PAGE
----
Nanotechnology Now

Our NanoNews Digest Sponsors
Heifer International



Home > Press > Oxford Instruments Asylum Research Releases Variable Magnetic Field Module accessory for Jupiter XR, Large Sample Atomic Force Microscope

Abstract:
Oxford Instruments Asylum Research announces the release of the Variable Field Module (VFM) accessory for the Jupiter XR atomic force microscope (AFM). The adjustable magnetic field enabled by the VFM accessory is useful for applications such as imaging the domain reversal behaviour of ferromagnetic thin films, studying magnetic field dependent resistance in sensor devices, or imaging magnetic particles. This Asylum Research exclusive accessory can be configured for the magnetic field to be applied either in-plane with the sample or out-of-plane. “The VFM accessory is unique to Asylum Research AFMs and will enable researchers to increase their knowledge of ferromagnetic and piezoelectric materials,” commented Dr. Jason Li, Applications Scientist manager at Oxford Instruments Asylum Research.

Oxford Instruments Asylum Research Releases Variable Magnetic Field Module accessory for Jupiter XR, Large Sample Atomic Force Microscope

Santa Barbara, CA | Posted on March 26th, 2021

Asylum Research AFMs are widely used across many different industrial and academic research fields including energy storage, polymers, semiconductors and 2D materials. The Jupiter XR is a large-sample AFM that can accommodate samples up to 200 millimeters in diameter and inspect areas up to 100×100 microns while still delivering ultra-high resolution and high throughput, with typical images requiring <1 minute to acquire.

- End -

Issued for and on behalf of Oxford Instruments Asylum Research Inc.

####

About Oxford Instruments Asylum Research
Oxford Instruments Asylum Research is the technology leader in atomic force microscopy for both materials and bioscience research. Asylum Research AFMs are widely used by both academic and industrial researchers for characterizing samples from diverse fields spanning material science, polymers, thin films, energy research, and biophysics. In addition to routine imaging of sample topography and roughness, Asylum Research AFMs also offer unmatched resolution and quantitative measurement capability for nanoelectrical, nanomechanical and electromechanical characterization. Recent advances have made these measurements far simpler and more automated for increased consistency and productivity. Its Cypher™, MFP-3D™, and Jupiter™ AFM product lines span a wide range of performance and budgets. Asylum Research also offers a comprehensive selection of AFM probes, accessories, and consumables. Sales, applications and service offices are located in the United States, Germany, United Kingdom, Japan, France, India, China and Taiwan, with distributor offices in other global regions.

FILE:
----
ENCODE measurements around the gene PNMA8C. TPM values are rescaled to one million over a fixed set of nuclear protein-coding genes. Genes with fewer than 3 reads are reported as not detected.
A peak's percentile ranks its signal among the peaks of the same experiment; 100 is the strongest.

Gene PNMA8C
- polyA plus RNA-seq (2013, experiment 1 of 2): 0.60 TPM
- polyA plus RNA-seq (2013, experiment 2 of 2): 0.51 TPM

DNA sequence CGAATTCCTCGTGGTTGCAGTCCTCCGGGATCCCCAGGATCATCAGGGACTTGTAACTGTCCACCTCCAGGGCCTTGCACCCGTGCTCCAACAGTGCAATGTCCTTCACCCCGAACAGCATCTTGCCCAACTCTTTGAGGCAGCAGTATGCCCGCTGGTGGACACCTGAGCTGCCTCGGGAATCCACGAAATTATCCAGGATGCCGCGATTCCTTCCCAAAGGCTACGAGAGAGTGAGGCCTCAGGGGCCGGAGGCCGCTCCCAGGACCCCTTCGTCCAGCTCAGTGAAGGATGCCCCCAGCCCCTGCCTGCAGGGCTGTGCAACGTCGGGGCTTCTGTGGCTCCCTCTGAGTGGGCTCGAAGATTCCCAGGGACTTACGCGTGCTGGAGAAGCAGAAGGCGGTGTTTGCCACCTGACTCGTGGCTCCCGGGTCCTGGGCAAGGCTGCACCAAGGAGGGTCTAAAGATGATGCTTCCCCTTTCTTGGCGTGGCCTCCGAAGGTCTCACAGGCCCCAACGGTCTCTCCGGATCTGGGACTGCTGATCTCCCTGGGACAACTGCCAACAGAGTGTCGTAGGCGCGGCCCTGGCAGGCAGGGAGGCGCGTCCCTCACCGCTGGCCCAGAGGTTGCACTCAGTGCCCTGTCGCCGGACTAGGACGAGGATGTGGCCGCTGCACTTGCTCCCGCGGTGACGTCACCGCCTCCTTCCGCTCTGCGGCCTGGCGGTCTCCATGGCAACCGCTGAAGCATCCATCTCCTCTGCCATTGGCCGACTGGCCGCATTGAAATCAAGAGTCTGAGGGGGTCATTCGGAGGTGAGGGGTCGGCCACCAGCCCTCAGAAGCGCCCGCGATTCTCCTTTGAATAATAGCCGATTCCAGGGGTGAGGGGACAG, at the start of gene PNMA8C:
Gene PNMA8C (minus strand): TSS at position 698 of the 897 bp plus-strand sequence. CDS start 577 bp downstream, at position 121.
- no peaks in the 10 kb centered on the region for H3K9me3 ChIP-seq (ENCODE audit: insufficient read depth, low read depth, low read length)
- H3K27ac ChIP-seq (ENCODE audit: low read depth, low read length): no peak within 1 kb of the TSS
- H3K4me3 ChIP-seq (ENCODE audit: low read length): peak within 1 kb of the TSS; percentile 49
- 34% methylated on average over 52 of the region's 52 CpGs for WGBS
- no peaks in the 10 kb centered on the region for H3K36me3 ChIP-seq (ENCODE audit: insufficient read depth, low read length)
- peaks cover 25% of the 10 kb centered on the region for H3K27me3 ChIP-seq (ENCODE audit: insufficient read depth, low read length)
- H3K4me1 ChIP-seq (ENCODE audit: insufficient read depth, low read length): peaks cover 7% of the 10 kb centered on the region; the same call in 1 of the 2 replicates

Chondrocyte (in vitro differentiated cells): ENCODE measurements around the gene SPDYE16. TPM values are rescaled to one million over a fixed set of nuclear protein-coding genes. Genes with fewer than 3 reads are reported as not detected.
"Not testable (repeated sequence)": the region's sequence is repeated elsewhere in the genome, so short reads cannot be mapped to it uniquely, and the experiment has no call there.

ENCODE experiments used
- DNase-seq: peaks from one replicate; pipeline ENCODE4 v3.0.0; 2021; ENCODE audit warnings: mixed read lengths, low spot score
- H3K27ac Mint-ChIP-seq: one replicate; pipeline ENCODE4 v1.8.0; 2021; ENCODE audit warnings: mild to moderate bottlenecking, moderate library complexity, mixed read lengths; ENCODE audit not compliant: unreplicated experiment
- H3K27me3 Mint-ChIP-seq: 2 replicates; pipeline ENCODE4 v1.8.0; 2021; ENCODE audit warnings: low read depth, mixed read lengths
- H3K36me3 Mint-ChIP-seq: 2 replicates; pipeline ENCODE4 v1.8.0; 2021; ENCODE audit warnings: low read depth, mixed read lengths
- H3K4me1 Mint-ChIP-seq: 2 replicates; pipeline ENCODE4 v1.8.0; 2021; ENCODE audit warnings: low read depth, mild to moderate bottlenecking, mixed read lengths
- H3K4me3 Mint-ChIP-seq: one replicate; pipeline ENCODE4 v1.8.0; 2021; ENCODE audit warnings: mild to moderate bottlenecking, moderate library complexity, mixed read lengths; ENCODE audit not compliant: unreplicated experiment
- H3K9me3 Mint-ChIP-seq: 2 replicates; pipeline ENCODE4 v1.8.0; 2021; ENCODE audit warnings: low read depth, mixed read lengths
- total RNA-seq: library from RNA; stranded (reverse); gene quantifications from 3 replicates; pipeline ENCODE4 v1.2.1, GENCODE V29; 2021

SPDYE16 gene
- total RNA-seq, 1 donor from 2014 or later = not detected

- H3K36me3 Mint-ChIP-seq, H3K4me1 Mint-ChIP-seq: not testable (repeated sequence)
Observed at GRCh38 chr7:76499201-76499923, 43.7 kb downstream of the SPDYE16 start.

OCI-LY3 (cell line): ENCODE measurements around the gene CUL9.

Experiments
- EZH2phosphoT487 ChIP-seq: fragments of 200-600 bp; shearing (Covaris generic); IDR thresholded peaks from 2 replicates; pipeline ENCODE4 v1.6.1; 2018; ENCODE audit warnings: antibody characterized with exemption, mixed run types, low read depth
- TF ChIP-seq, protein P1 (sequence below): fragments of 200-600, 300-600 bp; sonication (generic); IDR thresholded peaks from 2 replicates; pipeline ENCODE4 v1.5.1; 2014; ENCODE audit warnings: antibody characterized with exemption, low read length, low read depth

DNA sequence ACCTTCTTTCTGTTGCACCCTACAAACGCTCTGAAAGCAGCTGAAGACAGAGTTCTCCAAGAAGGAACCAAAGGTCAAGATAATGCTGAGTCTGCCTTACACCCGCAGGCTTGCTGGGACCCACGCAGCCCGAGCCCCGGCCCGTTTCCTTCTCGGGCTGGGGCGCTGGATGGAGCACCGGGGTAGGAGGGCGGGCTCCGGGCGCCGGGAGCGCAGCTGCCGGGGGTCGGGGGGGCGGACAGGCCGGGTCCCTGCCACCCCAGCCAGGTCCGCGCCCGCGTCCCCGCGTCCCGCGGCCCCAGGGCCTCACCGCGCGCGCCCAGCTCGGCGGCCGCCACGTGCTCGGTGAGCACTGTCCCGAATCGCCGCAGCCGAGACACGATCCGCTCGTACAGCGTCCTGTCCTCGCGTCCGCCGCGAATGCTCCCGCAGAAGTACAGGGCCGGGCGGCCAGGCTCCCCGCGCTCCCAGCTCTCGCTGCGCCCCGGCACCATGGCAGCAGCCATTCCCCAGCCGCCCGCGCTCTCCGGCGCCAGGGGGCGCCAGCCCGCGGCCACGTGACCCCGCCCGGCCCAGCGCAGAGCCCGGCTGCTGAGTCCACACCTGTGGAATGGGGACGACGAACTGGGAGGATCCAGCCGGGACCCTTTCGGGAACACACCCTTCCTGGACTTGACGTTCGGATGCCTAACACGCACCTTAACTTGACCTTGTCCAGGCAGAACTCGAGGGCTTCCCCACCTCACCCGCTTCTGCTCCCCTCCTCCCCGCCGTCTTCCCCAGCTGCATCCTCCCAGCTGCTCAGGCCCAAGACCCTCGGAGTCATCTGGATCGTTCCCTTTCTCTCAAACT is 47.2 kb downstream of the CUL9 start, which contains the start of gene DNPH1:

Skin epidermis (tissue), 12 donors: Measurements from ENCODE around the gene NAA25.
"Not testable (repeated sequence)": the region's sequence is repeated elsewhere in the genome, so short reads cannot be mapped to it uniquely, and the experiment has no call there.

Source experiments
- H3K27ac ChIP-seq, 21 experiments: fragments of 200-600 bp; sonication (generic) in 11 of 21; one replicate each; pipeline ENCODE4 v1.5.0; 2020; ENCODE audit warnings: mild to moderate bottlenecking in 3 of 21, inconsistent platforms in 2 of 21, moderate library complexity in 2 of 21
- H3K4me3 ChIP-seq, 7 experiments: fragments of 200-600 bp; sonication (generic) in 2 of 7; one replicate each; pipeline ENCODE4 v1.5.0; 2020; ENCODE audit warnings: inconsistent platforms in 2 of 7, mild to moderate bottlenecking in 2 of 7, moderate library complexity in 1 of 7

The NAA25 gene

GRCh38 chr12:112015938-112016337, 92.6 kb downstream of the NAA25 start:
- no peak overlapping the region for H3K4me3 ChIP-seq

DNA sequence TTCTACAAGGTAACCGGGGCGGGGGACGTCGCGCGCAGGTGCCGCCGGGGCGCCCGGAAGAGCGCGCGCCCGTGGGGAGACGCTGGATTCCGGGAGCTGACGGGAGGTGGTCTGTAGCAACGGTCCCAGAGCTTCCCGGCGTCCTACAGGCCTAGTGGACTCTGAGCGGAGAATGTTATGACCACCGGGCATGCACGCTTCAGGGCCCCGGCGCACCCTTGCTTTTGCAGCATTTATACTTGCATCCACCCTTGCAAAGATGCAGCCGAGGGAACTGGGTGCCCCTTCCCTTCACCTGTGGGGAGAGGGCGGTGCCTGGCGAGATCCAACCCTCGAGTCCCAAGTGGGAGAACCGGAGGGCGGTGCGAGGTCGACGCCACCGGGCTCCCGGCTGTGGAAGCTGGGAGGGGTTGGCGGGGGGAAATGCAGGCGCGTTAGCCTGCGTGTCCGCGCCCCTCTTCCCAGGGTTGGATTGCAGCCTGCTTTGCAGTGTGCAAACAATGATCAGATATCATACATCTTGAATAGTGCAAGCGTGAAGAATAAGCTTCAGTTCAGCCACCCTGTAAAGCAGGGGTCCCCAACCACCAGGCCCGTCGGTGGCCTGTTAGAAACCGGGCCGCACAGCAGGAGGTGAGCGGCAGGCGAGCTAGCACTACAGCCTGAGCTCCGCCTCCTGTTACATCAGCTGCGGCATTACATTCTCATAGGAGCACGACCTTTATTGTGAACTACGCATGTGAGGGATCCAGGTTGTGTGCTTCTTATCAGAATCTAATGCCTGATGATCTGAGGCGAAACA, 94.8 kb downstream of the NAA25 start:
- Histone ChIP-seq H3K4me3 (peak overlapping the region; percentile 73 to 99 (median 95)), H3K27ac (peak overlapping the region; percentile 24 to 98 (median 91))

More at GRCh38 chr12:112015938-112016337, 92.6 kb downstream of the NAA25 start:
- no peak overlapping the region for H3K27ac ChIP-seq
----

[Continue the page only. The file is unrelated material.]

About Oxford Instruments plc



Oxford Instruments designs, supplies and supports high-technology tools and systems with a focus on research and industrial applications. Innovation has been the driving force behind Oxford Instruments' growth and success for 60 years, supporting its core purpose to address some of the world’s most pressing challenges.



The first technology business to be spun out from Oxford University, Oxford Instruments is now a global company and is listed on the FTSE250 index of the London Stock Exchange (OXIG). Its strategy focuses on being a customer-centric, market-focused Group, understanding the technical and commercial challenges faced by its customers. Key market segments include Semiconductor & Communications, Advanced Materials, Healthcare & Life Science, and Quantum Technology.



Their portfolio includes a range of core technologies in areas such as low temperature and high magnetic field environments; Nuclear Magnetic Resonance; X-ray, electron, laser and optical based metrology; atomic force microscopy; optical imaging; and advanced growth, deposition and etching.



Oxford Instruments is helping enable a greener economy, increased connectivity, improved health and leaps in scientific understanding. Their advanced products and services allow the world’s leading industrial companies and scientific research communities to image, analyze and manipulate materials down to the atomic and molecular level, helping to accelerate R&D, increase manufacturing productivity and make ground-breaking discoveries.

For more information, please click here

Contacts:
Dominic Paszkeicz

Oxford Instruments Asylum Research Inc.

+1-805-696-6467

Copyright © Oxford Instruments Asylum Research

If you have a comment, please Contact us.